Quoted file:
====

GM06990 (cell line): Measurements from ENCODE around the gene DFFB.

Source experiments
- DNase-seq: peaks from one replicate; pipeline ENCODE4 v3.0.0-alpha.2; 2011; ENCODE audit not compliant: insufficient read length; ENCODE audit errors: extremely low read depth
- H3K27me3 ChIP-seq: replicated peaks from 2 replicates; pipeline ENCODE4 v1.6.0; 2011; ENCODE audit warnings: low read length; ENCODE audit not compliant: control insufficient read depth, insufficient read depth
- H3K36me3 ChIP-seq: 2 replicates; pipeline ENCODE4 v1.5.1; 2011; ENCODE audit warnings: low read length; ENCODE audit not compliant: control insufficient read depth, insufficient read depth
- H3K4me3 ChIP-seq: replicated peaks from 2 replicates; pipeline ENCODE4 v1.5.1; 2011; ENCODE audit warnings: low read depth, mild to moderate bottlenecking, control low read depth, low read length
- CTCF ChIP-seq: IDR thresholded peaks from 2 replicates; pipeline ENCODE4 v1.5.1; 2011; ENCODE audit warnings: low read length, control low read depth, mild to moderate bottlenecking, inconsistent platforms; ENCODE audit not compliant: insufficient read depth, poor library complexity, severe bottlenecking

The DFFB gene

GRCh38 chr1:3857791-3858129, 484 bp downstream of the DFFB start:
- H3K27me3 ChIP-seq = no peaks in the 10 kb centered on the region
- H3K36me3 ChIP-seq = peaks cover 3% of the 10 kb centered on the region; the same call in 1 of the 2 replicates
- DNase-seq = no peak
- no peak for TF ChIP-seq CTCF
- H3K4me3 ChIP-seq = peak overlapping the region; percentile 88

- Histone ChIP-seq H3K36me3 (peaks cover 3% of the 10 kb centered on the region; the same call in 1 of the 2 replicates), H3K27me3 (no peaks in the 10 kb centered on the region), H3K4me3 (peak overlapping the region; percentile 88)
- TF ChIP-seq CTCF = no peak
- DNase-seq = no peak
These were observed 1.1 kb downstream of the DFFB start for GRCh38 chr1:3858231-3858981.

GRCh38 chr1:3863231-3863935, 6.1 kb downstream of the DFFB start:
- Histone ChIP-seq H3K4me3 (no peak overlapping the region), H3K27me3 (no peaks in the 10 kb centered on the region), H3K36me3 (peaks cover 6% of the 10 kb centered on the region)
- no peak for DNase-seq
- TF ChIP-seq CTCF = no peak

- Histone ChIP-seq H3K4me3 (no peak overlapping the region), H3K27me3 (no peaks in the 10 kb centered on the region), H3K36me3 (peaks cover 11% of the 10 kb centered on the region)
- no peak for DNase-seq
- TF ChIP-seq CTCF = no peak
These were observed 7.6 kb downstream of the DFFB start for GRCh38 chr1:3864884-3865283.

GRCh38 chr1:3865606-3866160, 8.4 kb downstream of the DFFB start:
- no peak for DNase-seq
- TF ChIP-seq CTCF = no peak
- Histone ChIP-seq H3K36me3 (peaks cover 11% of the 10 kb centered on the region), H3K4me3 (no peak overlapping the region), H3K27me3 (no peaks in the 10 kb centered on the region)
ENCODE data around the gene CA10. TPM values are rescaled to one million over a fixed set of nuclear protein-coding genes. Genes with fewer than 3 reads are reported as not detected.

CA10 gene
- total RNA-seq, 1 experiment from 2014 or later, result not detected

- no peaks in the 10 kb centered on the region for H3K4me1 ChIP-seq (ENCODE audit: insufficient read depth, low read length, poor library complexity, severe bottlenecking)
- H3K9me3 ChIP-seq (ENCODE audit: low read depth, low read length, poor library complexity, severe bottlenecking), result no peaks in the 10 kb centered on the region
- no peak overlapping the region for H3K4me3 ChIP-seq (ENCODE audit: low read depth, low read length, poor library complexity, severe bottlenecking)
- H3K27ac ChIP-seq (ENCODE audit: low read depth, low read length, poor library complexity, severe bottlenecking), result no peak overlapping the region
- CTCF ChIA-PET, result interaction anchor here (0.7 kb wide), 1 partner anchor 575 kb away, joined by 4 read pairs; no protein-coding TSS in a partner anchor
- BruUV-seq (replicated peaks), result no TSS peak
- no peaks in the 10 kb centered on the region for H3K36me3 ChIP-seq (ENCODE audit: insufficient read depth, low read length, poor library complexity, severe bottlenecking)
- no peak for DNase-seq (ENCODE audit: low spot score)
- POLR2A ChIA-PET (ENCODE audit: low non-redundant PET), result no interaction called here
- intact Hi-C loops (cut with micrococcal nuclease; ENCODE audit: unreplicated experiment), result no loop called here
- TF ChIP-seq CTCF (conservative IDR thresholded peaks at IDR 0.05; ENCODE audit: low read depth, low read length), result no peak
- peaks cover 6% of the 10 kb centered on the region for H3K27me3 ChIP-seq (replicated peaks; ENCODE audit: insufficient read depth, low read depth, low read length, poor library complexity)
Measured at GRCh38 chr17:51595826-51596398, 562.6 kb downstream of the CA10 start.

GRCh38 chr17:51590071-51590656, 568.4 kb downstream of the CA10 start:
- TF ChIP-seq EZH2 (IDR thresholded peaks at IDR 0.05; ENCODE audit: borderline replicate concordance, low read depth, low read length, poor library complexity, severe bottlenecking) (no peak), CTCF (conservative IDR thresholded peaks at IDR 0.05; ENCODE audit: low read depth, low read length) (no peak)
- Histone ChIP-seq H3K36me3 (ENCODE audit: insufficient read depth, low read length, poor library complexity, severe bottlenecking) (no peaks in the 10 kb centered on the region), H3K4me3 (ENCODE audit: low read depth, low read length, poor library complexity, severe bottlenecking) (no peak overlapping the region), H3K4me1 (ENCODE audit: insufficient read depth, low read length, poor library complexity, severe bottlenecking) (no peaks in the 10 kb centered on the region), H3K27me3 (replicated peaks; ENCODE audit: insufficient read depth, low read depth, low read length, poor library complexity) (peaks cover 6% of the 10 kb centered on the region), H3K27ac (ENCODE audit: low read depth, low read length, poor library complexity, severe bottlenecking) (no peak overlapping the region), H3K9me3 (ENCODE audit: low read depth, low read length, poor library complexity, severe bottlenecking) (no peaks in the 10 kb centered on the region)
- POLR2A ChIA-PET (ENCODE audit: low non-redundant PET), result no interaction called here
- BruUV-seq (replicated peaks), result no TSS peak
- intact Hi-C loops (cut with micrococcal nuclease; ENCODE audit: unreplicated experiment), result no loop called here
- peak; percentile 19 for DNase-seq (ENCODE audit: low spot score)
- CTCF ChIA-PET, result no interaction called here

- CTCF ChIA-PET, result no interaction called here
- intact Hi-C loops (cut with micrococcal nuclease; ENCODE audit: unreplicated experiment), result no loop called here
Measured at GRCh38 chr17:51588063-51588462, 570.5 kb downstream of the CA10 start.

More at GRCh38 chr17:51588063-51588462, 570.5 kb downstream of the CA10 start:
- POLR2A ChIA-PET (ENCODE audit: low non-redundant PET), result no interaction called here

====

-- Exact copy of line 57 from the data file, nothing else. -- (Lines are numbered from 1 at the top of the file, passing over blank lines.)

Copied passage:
Measured at GRCh38 chr17:51588063-51588462, 570.5 kb downstream of the CA10 start.